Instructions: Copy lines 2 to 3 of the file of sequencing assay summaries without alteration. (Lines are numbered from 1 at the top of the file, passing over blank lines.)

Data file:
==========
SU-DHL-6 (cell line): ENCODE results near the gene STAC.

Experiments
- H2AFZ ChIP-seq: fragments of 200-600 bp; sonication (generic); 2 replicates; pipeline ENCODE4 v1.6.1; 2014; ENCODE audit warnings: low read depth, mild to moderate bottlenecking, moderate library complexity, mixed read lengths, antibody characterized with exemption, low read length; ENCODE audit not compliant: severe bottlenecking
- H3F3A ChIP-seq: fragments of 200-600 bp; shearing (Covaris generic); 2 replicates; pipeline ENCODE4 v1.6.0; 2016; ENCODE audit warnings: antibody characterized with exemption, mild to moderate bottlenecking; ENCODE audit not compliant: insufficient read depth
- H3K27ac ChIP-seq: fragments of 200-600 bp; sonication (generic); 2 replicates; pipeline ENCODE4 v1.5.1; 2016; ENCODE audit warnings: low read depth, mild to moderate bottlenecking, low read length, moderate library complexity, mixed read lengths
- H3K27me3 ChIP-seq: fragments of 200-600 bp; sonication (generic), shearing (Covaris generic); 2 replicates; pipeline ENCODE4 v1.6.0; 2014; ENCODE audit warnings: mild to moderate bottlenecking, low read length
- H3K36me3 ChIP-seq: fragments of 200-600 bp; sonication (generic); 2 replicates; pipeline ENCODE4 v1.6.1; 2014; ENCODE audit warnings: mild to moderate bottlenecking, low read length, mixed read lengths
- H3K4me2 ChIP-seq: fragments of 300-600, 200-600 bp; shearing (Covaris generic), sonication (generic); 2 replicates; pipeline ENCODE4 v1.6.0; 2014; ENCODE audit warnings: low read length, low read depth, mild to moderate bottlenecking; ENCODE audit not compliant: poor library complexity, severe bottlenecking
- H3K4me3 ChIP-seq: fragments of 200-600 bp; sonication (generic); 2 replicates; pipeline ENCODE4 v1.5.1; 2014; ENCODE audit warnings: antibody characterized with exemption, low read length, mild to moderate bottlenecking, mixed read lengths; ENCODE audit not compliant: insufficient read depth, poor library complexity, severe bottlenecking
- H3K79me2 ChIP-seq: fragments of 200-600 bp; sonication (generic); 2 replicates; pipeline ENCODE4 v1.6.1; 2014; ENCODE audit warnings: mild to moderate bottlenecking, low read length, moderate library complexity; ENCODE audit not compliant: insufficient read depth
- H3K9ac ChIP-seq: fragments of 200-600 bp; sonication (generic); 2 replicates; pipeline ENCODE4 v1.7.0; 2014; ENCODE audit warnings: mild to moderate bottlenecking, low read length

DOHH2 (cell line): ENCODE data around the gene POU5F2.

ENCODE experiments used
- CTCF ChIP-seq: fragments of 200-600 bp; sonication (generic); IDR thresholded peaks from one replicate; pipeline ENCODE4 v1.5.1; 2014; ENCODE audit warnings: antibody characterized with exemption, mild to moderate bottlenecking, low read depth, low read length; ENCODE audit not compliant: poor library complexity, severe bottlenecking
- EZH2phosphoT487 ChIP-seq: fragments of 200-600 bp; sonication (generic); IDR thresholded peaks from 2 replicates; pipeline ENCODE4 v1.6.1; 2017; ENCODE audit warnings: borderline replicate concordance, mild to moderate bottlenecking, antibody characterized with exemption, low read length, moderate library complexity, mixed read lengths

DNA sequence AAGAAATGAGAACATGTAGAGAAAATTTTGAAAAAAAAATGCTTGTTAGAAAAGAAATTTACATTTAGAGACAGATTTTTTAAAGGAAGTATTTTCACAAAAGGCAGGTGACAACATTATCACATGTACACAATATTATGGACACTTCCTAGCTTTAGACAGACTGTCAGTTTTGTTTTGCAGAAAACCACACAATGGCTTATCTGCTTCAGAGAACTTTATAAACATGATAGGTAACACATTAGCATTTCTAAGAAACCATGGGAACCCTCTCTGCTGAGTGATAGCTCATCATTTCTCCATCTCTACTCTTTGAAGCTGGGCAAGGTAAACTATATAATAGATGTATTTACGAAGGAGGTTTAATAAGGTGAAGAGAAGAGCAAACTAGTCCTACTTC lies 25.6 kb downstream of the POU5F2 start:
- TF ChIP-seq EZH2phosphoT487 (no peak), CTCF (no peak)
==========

Experiments
- H2AFZ ChIP-seq: fragments of 200-600 bp; sonication (generic); 2 replicates; pipeline ENCODE4 v1.6.1; 2014; ENCODE audit warnings: low read depth, mild to moderate bottlenecking, moderate library complexity, mixed read lengths, antibody characterized with exemption, low read length; ENCODE audit not compliant: severe bottlenecking